The eternal wait for the Champions League final was getting to Zinedine Zidane this week when, with a slip of the tongue, he said: “I wish it was a little bit closer to the day. We are all desperate to play the final.” There was pause and a smile before he added: “Well, I won’t be playing of course but you know what I mean.”
Shortly afterwards Gareth Bale faced the world’s media. “I wish he was playing,” he said. “To have the Zidane of a few years ago in the team would be incredible.”
Bale grew up watching Zidane playing for Real Madrid and now one is coaching the other in a Champions League final. The connection has been sensational so far. It was Bale’s belief and goals during the run-in that took the team to the last weekend of the season with a chance of winning La Liga. And it was his cross-shot, turned in by Fernando in the second leg of the semi-final against Manchester City, that put Real in Saturday's final.
"He gives us freedom and confidence on the pitch and that has shown in the second half of the season,” Bale says. But he is also aware that Zidane has made the team hard to beat too.
The Frenchman has been pragmatic since he took the job. He had his fingers burned briefly against Wolfsburg in the quarter-finals when Real Madrid were over-confident and too open and finished the first leg two goals behind. But he learned his lesson. Madrid have not conceded at home in the Champions League this season and they finished their domestic season on a ruthless run of 11 straight wins with Bale scoring four goals in the last four games of the season.
Asked by one reporter in midweek if this game will be better than that "poor and dull" semi-final he said: “For us, it wasn't a poor, dull game at all. We controlled the tie very well. We maybe made Man City look dull and boring because we nullified their threat. For us it was a great game plan and we have another one now for the final.”
A repeat of two seasons ago would do for most Real Madrid supporters on Saturday night and Bale admits that having won that final against Atletico in 2014 the psychological advantage could be Real’s although he says: “I would rather not be 1-0 down with one minute to go this time. We know how the game is going to go and for us it is just about creating opportunities and taking them when we can because we know they are not going to give us many chances.”
Bale took his opportunity in Lisbon two years ago with what was, in effect, the winning goal (he put his side 2-1 in extra time before they went on to win 4-1). Does he remember it vividly, in slow motion almost? “It seemed like it was in slow motion at the time,” he says. “When the ball went up in the air, it felt like I was hanging there for two days. I just wanted to get a good contact on it and get the goal to give us the lead. It is an amazing memory and hopefully I can recreate that.”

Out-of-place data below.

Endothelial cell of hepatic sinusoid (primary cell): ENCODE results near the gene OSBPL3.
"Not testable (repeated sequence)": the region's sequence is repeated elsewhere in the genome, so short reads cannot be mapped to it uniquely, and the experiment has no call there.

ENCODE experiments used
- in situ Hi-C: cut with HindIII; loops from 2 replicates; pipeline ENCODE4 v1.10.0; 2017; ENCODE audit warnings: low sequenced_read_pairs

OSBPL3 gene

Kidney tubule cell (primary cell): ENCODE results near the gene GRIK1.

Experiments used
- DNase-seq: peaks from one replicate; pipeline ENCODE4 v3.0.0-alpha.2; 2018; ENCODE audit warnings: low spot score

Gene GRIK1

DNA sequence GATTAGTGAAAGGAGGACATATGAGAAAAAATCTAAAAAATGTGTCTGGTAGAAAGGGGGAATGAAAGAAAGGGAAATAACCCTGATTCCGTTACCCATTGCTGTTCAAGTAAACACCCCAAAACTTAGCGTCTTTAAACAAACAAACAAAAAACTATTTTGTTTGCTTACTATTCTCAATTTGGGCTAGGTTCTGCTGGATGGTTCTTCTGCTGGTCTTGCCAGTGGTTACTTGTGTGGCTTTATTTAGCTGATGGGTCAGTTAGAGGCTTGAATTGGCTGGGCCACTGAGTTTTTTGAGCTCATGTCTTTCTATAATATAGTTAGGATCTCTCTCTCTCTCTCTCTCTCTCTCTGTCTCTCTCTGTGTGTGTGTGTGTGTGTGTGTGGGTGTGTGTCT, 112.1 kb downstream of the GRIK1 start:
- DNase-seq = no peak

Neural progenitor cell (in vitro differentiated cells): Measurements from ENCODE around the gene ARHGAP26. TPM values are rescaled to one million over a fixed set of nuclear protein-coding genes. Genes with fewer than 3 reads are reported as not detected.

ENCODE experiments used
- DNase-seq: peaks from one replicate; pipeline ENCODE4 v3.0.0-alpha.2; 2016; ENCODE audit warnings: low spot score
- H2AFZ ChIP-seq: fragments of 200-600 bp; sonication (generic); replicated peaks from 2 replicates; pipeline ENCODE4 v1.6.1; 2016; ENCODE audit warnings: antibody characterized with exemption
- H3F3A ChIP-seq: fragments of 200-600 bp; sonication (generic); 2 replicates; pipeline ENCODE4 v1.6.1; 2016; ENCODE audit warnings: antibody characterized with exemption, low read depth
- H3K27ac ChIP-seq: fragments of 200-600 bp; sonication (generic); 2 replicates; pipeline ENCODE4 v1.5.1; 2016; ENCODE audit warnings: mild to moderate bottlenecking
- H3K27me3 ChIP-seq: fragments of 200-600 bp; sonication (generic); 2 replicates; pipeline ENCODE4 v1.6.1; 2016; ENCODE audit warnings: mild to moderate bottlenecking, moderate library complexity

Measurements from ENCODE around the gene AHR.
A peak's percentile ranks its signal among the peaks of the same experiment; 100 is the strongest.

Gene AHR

There is definitely a feeling that the players are happier under Zidane than they were under Rafa Benitez. Bale is one of the few who was disappointed to see him go but there is no looking back with regret now. "He's definitely given the team more confidence to express itself and for a player when you are given that freedom and confidence to go out on the pitch and play your own game, that brings the best out of you,” he said.
Cristiano Ronaldo went further when interviewed by Spanish television this week. Asked by Spanish journalist Josep Pedrerol: "Is it true that Benitez showed you how to take free-kicks?" Ronaldo laughed: "One can always learn from coaches,” he said. “Some things yes and other things no. I have seen things in him [Benitez] that were different to other coaches. Obviously there are things that that nobody can teach you. Either you have it or you don’t. I’m not just talking about free-kicks, also how to strike a ball, or how to dribble with it.”
The implication was that yes Benitez had looked to coach some of the things that great players do on instinct. And when asked about Zidane, Ronaldo said: “He is smart, he does not say much. He is shy but he is very positive and I identify with that kind of person. He is very professional. I want him to win his first European Cup as a manager and I want him to stay for the coming years. He does not have the experience as a manager but he is trying to find his way and his own style and I like that.”
The analysis of Rafa’s reign might be a little unfair - he did, after all, insist on the presence of Casemiro and Dani Carvajal and left out James Rodriguez and Isco – all decisions copied by his successor. But it’s difficult to beat Zizou for charm. And now with friends like Ronaldo and Bale, Zidane’s first trophy could be just about to fall.
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